What smell comes to mind when you think of New Mexico?
Is it the fresh rain rolling off Sandia Mountains? Is it alfalfa cut for harvest outside Roswell? Perhaps it’s the mercaptan added to the otherwise odorless smell from natural gas production in the Four Corners, or the waft of cows on the eastside of New Mexico.
Those last two might be more of a stank.
The flavor in the Land of Enchantment starts at green – even red chile is green to begin with – so it makes sense that lawmakers are weighing whether to make green chile the state’s official aroma. Specifically, it’s that smell of roasting chile that draws people every fall to parking lots across New Mexico.
That sweet, spicy aroma that brings watering mouths and nostalgia for home.
Senate Bill 188 passed its first sniff test on Tuesday, wafting with unanimous approval through the Senate Indian, Rural, and Cultural Affairs Committee in Santa Fe.
Sen. William Soules (D-Las Cruces) garnered multigenerational support for the bill during public comment.
First, a classroom of fifth graders from Monte Vista Elementary School in Las Cruces spoke over Zoom, petitioning lawmakers to pass their bill during this 60-day session.
The class said they had meetings with Soules before the session to talk about laws that represent cultural heritage in the state, such as the official bird (roadrunner), state cookie (biscochito), or state question (red or green?).
As the students understood how something like that becomes law, they asked why there is not an official smell. At the same time, the class researched the agricultural impact chile has in their community, and their curiosity led them to lobby Soules to sponsor the green chile aroma bill.
“It’s going to be statewide and could increase tourism,” a student in the class testified before the committee. “It’ll help local farmers and farming green chilies. This will make lifestyle (in New Mexico) a lot better.”
Las Cruces Mayor Pro-Tem Kasandra Gandara said there was some criticism that the aroma bill was “a waste of time” for lawmakers. She responded that fifth graders can learn civic policy in class, but being able to be a part of a real-world scenario – and potentially change state law – is a lasting experience.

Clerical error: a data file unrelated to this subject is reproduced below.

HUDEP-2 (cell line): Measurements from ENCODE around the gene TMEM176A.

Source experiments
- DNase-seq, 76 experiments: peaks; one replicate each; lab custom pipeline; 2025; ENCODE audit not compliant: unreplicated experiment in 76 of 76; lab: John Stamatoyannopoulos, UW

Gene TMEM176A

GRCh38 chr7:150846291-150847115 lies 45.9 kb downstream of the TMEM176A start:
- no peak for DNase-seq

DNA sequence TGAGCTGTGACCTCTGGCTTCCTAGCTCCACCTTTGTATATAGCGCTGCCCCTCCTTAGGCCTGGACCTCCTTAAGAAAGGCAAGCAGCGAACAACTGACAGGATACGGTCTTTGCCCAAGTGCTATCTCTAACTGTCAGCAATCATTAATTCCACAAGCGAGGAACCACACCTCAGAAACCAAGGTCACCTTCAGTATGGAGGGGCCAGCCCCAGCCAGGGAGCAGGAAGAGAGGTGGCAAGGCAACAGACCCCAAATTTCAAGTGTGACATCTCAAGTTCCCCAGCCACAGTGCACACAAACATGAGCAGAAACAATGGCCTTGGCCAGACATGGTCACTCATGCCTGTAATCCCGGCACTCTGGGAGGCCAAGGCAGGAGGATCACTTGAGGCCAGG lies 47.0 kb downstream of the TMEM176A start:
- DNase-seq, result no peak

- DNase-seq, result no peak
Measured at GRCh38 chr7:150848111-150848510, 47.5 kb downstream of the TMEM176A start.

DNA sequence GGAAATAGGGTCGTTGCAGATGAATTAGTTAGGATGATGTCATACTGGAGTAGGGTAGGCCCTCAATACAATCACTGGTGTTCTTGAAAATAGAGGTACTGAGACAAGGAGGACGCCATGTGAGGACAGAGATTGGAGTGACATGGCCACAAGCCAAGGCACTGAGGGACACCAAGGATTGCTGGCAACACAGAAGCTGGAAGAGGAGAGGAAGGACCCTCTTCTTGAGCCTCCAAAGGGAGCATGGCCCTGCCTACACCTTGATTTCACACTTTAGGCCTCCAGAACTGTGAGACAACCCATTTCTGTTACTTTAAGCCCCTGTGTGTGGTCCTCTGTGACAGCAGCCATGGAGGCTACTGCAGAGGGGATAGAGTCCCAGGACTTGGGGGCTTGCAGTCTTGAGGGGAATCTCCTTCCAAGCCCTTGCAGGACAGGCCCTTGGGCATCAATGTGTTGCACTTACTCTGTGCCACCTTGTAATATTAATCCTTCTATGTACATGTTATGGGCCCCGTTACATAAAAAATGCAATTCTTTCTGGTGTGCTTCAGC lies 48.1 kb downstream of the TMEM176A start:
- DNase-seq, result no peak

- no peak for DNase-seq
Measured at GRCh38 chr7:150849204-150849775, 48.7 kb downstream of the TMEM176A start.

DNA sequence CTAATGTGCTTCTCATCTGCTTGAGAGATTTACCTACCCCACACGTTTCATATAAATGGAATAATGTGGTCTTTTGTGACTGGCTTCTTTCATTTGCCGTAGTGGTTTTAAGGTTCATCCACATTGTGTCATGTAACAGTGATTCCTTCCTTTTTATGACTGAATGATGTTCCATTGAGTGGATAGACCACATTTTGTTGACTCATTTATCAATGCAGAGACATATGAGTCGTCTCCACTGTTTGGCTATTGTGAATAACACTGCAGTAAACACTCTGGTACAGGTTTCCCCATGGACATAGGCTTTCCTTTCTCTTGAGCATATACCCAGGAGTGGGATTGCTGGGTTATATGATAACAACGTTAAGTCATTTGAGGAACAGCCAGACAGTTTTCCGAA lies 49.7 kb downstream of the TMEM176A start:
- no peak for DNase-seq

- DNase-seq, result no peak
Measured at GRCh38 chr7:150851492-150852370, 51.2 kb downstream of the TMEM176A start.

“This is so exciting to have the fifth grade elementary students take part in their state and participate in what it’s like to form a bill, to stand up on behalf of a bill, and this is really what this is about,” she said. “And we need to be able to do more of this.”
A representative from the New Mexico Department of Agriculture also spoke in favor of the measure, evoking “the longings when you’re away from home and the comfort that green chile provides, as an aroma and a taste.”
The Financial Impact Report on the bill does affirm the students’ reasoning that this could help tourism in the state and help to give New Mexico staunch advancement in the Chile Verde Wars against Colorado.
“New Mexico has consistently lower visitation rates than neighboring Colorado, which reported 84.2 million visitors in 2021 compared to approximately 40 million visitors to New Mexico in the same year,” legislative analysts wrote. “The new state aroma could help draw visitors away from Colorado, which, for some reason, thinks it has green chile comparable to that of New Mexico.”
With that burn from Roundhouse researchers, and with the committee’s support, the young lobbyists from Las Cruces are on their way to obtaining something many adults fail to get: a legislative victory in Santa Fe.